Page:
Log analyzers can also break your traffic into other reports, displaying hits for each day of the month, each day of the week, and each hour of the day. I’ve found weekend traffic tends to be lower than weekday traffic, and a lot less people visit Low End Mac between 02:00 a.m. and 7:00 a.m. than during the middle of the day.

That kind of information can help determine what time of day to do your site updates (before the heavy traffic arrives, not after) and if you want to do weekend updates or not. Because of persistently poor weekend traffic, Low End Mac rarely posts new content between Thursday night and late Sunday. We do post new links to other sites, but rarely new articles on our own site.

Depending on the information your server tracks, you are often able to learn where the traffic is coming from. The referrer reports for Low End Mac show that about two-thirds of our traffic comes from links within our site. The remaining one-third comes from MacSurfer’s Headline News, Google, Pico Search (our site’s search engine, since defunct – now we use Google), AltaVista, and a number of other places.

The referrer report is a reminder of the importance of links and search engines. Most of our outside traffic comes from links on other sites, especially search engines, MacSurfer, and other Mac related site. That’s why it pays to send out PR mailings, to make sure other sites know about your website and your articles – and have the opportunity to link to them. [In 2016, we use Facebook, Twitter, LinkedIn and Google Plus rather than sending out email.]

Registering with search engines is also crucial. Somewhere around 10% of our traffic comes from search engines, or nearly 30% of hits from outside sites. [In 2016, the 70% of our traffic comes from Google, 17% from links within Low End Mac, 1.7% from Bing, and things drop quickly from there.] But the real success came from adding our own search engine, handled for free by Pico Search. It let visitors search Low End Mac quickly and accounted for 2% of our total traffic. In fact, we’ve made Pico Search more prominent because of the great success people have had using it to find pages on our site. [As noted above, we switched to Google years ago, and it does a great job finding content. With over 7,500 pages on Low End Mac in nearly 20 years online, nobody knows everything we’ve posted, so we need the power of Google to locate our legacy content.]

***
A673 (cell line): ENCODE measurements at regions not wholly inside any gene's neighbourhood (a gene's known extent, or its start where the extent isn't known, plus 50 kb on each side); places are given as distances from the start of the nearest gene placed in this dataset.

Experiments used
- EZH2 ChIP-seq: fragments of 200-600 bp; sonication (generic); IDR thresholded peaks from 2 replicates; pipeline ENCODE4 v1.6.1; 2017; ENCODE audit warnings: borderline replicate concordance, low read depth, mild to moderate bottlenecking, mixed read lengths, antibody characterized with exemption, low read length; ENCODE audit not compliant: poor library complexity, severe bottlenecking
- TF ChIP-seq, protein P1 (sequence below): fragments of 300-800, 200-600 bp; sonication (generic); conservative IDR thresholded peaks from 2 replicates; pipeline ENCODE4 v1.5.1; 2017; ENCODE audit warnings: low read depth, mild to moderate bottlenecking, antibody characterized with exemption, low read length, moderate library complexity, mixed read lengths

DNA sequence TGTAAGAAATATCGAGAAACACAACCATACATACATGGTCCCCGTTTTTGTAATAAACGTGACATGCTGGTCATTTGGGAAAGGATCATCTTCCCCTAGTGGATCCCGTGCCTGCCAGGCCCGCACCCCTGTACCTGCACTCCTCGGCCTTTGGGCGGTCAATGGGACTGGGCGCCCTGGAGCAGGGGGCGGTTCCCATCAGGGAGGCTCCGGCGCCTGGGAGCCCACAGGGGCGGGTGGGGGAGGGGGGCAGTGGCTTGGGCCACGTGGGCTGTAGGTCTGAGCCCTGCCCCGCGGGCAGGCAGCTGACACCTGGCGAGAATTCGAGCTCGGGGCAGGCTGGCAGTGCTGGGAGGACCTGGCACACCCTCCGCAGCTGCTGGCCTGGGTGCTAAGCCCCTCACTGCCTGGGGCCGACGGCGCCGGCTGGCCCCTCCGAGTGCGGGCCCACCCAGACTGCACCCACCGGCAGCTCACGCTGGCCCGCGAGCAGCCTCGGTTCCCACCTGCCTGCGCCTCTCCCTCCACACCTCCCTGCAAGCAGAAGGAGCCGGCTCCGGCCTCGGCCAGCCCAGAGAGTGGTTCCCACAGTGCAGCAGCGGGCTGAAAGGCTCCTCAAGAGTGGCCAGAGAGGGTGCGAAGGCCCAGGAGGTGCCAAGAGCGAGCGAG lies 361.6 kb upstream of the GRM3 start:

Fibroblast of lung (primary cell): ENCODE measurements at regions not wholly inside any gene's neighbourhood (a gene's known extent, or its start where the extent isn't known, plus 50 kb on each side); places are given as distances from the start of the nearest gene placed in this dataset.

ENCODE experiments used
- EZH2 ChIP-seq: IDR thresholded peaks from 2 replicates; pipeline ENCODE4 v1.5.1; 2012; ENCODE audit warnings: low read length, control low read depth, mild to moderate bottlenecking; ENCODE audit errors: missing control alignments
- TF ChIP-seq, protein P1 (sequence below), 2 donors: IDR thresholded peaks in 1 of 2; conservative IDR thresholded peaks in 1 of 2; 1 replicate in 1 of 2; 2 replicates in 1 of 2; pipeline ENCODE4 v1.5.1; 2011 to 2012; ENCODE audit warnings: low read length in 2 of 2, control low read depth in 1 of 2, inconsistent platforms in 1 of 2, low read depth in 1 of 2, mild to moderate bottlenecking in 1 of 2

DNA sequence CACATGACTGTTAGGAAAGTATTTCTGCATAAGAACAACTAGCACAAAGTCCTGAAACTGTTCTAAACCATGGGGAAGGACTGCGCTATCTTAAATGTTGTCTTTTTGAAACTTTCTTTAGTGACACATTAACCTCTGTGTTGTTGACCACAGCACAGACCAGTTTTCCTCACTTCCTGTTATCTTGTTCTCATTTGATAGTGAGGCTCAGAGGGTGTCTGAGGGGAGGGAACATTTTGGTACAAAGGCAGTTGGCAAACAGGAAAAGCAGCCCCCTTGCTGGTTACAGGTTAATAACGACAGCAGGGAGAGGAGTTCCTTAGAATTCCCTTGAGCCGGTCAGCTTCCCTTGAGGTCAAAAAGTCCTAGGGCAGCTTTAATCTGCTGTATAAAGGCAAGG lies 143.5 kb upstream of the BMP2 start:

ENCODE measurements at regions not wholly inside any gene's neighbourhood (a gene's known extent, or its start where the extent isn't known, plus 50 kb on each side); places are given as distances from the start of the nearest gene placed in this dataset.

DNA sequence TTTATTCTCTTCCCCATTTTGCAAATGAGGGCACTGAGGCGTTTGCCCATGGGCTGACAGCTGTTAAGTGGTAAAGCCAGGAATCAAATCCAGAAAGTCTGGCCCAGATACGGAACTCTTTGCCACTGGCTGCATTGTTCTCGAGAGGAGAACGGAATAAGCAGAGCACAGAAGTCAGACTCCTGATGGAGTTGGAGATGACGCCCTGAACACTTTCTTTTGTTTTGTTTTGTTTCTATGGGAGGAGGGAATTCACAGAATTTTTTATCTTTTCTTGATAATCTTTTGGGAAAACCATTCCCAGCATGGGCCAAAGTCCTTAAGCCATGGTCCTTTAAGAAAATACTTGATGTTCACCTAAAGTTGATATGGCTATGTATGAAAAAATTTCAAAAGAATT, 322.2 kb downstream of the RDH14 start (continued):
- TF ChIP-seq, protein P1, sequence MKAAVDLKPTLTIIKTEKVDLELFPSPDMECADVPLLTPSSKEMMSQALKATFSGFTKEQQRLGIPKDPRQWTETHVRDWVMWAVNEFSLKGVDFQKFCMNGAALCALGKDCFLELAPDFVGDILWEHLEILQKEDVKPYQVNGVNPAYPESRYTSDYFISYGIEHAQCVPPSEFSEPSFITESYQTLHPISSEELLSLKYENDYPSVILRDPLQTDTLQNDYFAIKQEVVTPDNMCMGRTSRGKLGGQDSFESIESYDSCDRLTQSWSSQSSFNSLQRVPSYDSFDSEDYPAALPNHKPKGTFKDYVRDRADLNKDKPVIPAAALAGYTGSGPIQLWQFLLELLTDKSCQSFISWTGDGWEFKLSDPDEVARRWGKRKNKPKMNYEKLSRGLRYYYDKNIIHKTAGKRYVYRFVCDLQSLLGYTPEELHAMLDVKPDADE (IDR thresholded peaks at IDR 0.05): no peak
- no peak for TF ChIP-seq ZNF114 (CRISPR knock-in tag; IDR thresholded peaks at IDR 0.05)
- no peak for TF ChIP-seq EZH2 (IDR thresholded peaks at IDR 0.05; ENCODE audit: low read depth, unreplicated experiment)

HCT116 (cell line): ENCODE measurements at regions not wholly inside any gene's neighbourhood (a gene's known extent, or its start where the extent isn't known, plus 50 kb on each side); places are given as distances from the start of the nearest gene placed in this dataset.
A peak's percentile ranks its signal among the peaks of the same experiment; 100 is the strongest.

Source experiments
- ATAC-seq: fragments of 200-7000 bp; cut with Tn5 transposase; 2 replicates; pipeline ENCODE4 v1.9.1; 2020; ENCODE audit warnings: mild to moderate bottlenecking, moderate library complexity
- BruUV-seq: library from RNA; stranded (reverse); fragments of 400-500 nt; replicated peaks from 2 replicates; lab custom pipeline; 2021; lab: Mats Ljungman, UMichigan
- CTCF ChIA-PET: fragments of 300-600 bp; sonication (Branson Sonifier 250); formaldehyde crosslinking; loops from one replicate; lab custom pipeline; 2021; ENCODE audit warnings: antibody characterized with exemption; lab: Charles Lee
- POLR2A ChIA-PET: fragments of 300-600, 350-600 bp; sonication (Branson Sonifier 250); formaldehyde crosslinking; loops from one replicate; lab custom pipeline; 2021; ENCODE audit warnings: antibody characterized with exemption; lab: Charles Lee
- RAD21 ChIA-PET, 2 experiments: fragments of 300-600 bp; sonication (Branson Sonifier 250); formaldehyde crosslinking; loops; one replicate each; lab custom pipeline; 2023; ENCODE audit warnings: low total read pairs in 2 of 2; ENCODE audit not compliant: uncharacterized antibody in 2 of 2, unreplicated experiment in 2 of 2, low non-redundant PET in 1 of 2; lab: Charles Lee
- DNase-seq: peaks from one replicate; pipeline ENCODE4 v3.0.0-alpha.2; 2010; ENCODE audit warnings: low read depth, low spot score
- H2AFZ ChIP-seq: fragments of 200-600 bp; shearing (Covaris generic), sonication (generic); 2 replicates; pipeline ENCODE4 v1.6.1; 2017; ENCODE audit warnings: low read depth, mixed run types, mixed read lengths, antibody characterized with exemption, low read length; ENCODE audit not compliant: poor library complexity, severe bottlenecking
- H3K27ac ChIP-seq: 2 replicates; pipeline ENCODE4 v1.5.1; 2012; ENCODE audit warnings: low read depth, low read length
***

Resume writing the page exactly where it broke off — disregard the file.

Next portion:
The almost depressing statistic is that about 40% of you are reading this on Windows computers. On the other hand, this also indicates that even when you’re using Windows, you’re thinking Macintosh. I guess that is a good thing. [Thanks to the iPhone and iPad, in 2016, 57.5% of our traffic is from Macs and iOS devices, 29.4% from Windows computers and mobile devices, 9.8% from Android devices, 2.2% from Linux computers, and everything else falls below the 1% mark. In terms of browsers, Chrome holds the top spot at 39.9% over the past month, with Safari just behind it at 38.5%. Firefox holds third place at 13.3%, with Internet Explorer and Edge combined coming in at 4.8%. All other browsers are below the 1% mark.]

Another report you really should check is failed links. The failure report let me know of a few bad links within the site – pages that had disappeared, graphics that had been removed but still had live links, typos in links, and other problems. One significant issue with some servers, as I’ve learned the hard way, is the importance of case in links. LEM.GIF and lem.gif may be the same file as far as your server is concerned, or it may believe they are completely different. For consistency, and unless you know you’ll never change servers, stick with lowercase text in file names. [Since switching to WordPress in 2013, we have a broken link tool that lets us know of bad links in content that is on WordPress. That’s over 2,700 pages of content, and I try to move some of our archive content over every week. We’re maybe one-third of the way through that, and some content will never be ported over – our weekly news roundups from years past, for instance.]


As a webmaster, you probably know a lot about the content of your site. Web logs let you know how that content is being accessed. It can point out both your strengths and weaknesses, letting you decide where to focus your efforts.

In the end, it will help you run your site more effectively.

Our Web Design Series

  1. Using Include Files
  2. Site Organization
  3. Cascading Style Sheets
  4. Site Graphics
  5. Web Content To Go
  6. Reading Your Web Log
  7. Redirects, Naming Files, and Some Rants